Visual Evoked Potential Test
(VEP)En Español (Spanish Version)
This test is used to diagnose brain defects that affect the vision nerves. It is similar to an electroencephalogram (EEG) in that it records brain waves. It differs in that it focuses specifically on the parts of the brain that involve vision. Since the visual nerves run the entire length of the head, this test can evaluate a large part of the brain.
Optic Nerve and Muscles
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Reasons for Procedure
This test is often used to diagnose and follow multiple sclerosis . It can also detect brain tumors, injuries, and strokes . Additionally, it can be used to test vision in children and adults who are unable to read eye charts.
Because the brain has so many different functions, there are many symptoms that might lead your doctor to order a visual evoked potential test. You may be having double vision, blurred vision, or loss of part or all of your vision. You may have suffered an eye or head injury. You may be experiencing weakness of your eyes, arms, or legs.
Risk Factors for Complications During the Procedure
This procedure is completely safe and noninvasive.
What to Expect
Prior to Procedure
You will be given instructions to prepare for the test, including washing your hair but avoiding hair chemicals, getting a good night’s sleep, and bringing your corrective eyewear.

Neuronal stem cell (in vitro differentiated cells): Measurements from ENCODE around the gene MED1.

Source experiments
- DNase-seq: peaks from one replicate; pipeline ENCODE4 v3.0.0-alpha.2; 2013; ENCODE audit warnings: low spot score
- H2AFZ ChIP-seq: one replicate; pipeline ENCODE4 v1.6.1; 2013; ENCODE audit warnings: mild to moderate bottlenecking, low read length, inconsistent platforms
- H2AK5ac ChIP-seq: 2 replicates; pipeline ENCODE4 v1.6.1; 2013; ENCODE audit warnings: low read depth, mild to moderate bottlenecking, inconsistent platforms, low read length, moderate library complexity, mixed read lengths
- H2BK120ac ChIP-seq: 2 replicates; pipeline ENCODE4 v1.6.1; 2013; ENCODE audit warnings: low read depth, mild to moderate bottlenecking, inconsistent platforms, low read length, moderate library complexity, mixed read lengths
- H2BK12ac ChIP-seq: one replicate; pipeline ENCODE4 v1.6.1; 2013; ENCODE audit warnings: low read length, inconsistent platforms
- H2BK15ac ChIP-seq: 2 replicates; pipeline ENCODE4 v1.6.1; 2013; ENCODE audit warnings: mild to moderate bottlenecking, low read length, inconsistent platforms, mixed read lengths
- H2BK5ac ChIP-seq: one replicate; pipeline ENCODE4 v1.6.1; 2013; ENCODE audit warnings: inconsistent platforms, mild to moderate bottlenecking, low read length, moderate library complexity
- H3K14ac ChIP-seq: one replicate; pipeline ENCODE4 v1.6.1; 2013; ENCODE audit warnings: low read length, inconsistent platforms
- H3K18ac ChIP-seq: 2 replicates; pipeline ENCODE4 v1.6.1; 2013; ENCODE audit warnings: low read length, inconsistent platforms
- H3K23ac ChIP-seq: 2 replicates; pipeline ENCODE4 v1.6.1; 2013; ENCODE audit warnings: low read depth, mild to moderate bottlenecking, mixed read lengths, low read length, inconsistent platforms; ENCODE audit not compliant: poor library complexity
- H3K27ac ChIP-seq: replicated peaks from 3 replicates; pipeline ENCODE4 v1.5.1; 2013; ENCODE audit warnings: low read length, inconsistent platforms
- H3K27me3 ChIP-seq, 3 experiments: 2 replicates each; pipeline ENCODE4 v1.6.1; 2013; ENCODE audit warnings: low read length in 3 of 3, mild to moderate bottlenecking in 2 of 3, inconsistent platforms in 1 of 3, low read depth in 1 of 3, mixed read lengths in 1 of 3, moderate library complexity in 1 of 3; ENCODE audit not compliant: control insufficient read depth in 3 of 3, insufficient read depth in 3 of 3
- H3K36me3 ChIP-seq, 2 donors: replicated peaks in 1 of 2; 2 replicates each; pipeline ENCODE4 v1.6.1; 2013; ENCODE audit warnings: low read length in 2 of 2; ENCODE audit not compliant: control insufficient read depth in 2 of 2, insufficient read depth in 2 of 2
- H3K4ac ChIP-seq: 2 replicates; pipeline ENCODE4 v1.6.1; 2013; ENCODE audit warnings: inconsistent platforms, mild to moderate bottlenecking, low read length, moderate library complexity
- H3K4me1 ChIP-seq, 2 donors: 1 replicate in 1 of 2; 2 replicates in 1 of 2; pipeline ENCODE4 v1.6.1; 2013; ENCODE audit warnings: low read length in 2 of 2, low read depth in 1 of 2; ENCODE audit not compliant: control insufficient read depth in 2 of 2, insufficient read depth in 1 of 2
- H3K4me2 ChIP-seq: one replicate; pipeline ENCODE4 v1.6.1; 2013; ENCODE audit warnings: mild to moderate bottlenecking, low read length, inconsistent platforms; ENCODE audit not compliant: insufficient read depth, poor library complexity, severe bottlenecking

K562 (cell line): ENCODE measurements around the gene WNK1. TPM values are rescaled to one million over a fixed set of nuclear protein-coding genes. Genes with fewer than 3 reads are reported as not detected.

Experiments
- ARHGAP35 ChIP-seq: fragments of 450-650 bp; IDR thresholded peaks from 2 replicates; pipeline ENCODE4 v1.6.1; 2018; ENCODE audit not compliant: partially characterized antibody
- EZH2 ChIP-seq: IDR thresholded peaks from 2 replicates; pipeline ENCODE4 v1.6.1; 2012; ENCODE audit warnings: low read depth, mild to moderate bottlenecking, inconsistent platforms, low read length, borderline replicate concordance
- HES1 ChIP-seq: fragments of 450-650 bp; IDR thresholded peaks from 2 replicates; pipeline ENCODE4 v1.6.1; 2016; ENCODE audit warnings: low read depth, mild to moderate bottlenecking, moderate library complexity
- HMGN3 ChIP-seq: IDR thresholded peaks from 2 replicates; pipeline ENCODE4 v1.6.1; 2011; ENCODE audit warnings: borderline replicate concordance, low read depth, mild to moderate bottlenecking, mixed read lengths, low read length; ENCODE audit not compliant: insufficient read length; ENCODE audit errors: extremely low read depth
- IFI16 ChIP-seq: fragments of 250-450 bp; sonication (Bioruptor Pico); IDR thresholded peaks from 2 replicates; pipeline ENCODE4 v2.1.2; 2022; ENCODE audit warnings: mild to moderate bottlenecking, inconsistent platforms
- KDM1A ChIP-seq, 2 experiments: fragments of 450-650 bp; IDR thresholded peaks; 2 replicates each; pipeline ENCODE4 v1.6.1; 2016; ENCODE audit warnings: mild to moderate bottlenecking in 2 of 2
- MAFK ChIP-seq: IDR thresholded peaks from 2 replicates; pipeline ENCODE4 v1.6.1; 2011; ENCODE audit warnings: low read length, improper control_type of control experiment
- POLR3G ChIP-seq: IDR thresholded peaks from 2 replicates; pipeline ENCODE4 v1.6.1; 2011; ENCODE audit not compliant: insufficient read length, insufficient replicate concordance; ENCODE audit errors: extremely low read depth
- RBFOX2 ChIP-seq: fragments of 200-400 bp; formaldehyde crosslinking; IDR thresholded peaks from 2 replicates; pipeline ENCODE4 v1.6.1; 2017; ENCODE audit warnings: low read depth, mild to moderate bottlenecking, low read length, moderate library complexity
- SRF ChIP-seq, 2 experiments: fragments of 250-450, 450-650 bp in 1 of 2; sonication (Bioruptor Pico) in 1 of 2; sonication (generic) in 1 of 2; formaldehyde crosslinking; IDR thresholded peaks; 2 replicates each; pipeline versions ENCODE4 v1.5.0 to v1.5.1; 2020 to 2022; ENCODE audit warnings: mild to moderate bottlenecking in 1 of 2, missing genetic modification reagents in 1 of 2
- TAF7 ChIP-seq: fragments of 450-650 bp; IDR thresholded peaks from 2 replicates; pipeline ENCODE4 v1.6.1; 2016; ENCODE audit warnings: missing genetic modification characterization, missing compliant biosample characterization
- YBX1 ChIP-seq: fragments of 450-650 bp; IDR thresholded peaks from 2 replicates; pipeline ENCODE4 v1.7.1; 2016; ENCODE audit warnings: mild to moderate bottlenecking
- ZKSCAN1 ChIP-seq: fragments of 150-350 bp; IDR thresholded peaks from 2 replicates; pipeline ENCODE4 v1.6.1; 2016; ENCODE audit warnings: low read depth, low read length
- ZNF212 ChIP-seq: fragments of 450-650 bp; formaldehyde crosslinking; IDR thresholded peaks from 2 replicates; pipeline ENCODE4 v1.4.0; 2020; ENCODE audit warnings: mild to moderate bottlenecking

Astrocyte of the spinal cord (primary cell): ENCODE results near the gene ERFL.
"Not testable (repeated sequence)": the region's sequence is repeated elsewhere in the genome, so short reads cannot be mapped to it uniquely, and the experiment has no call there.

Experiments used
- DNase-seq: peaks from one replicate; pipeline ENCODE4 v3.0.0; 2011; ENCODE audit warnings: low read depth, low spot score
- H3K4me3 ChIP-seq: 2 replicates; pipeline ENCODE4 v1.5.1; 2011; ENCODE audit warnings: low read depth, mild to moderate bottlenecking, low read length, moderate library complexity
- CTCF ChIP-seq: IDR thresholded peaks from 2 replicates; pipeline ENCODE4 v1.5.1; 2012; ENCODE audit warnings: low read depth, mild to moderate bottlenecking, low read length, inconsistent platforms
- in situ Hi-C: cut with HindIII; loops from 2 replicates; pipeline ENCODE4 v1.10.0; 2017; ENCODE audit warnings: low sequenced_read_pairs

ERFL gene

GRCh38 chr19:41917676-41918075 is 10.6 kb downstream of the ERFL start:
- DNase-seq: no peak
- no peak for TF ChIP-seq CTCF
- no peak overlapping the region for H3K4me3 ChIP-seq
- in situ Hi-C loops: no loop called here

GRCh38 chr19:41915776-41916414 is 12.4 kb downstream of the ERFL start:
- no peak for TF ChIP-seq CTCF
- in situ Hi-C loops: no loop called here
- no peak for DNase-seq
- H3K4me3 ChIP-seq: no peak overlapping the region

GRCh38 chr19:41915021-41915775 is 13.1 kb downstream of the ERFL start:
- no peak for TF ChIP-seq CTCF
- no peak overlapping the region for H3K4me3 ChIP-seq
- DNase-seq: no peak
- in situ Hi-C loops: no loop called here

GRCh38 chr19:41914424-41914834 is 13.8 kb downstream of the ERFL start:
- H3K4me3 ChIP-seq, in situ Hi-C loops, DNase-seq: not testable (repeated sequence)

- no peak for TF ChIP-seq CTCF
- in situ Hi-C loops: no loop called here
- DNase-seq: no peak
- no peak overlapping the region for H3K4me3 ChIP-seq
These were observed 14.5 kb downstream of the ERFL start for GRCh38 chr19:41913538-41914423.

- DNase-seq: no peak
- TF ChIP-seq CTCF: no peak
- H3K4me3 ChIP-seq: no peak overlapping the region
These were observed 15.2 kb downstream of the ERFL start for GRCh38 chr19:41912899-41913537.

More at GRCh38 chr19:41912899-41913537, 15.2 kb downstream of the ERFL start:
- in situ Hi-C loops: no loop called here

Description of the Procedure
Wires will be attached to your scalp with adhesive to detect brain waves. Each eye will be tested separately while the other is patched. All you need to do is look at a television screen.
The adhesive and wires will be cleaned from your head. Your doctor will discuss the results with you after they are analyzed.
How Long Will It Take?
This test takes about 45 minutes to perform.
Will It Hurt?
None, other than mild skin irritation from the electrodes
Average Hospital Stay
None. The test can be done without hospitalization.
The National Multiple Sclerosis Society
University of Michigan Health System
BC Health Guide
University of Ottawa Eye Institute
Evoked potential studies. St. John's Mercy Healthcare website. Available at: http://www.stjohnsmercy.org/healthinfo/test/neuro/TP014.asp . Accessed September 8, 2005.
Merck Medicus website. Available at: http://www.merckmedicus.com/pp/us/hcp/thcp_raj_content.jsp?pg=/ppdocs/us/hcp/content/raj/chapters/raj-ch-026-s003.htm . Accessed September 8, 2005.
Last reviewed December 2007 by Alexander J. Anetakis, MD
Please be aware that this information is provided to supplement the care provided by your physician. It is neither intended nor implied to be a substitute for professional medical advice. CALL YOUR HEALTHCARE PROVIDER IMMEDIATELY IF YOU THINK YOU MAY HAVE A MEDICAL EMERGENCY. Always seek the advice of your physician or other qualified health provider prior to starting any new treatment or with any questions you may have regarding a medical condition.
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